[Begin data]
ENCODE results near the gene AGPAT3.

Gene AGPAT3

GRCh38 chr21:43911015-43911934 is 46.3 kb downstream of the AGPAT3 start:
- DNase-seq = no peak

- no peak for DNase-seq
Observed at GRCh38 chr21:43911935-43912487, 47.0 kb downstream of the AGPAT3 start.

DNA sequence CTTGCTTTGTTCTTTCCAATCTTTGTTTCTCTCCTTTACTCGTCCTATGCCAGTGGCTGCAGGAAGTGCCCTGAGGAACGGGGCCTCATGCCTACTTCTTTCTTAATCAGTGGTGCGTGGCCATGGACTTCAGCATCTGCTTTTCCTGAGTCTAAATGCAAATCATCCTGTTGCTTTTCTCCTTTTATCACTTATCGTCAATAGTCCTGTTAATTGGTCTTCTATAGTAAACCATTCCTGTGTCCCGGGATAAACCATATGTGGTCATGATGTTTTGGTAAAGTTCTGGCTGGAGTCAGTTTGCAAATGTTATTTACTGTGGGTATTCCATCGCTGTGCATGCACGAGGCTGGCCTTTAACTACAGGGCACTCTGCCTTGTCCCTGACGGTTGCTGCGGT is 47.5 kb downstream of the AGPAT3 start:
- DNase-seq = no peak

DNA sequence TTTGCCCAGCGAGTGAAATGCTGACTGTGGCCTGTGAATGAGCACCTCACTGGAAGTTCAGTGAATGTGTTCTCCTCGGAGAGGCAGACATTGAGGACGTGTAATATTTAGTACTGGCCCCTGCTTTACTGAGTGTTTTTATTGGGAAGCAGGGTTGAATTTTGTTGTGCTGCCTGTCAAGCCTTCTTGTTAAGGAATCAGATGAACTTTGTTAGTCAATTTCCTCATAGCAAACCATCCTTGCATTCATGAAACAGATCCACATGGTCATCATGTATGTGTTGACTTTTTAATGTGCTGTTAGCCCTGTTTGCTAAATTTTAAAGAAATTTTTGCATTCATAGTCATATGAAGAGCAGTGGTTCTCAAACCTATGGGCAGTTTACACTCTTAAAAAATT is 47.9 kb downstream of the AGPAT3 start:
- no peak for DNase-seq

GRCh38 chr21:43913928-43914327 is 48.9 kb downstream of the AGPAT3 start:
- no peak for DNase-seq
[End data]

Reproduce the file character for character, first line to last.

ENCODE results near the gene AGPAT3.

Gene AGPAT3

GRCh38 chr21:43911015-43911934 is 46.3 kb downstream of the AGPAT3 start:
- DNase-seq = no peak

- no peak for DNase-seq
Observed at GRCh38 chr21:43911935-43912487, 47.0 kb downstream of the AGPAT3 start.

DNA sequence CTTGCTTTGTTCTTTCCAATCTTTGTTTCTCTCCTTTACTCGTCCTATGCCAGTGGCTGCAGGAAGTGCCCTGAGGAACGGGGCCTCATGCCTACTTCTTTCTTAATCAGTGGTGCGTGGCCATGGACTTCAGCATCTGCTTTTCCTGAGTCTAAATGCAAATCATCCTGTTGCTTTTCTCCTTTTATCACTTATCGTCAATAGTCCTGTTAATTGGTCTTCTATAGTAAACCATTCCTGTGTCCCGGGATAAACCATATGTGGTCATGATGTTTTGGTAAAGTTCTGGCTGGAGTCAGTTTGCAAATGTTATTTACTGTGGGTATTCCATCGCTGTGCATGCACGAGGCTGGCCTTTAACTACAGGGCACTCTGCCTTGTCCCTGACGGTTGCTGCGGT is 47.5 kb downstream of the AGPAT3 start:
- DNase-seq = no peak

DNA sequence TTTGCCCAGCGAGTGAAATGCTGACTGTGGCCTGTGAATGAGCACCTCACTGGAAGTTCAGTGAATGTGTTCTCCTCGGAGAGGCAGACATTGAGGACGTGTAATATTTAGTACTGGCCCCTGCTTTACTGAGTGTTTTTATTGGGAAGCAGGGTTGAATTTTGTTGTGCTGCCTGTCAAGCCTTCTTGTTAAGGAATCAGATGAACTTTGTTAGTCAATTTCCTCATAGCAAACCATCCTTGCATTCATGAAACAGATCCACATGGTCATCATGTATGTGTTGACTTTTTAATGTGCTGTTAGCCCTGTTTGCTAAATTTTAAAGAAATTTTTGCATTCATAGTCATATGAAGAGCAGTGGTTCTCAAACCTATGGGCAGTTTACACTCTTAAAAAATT is 47.9 kb downstream of the AGPAT3 start:
- no peak for DNase-seq

GRCh38 chr21:43913928-43914327 is 48.9 kb downstream of the AGPAT3 start:
- no peak for DNase-seq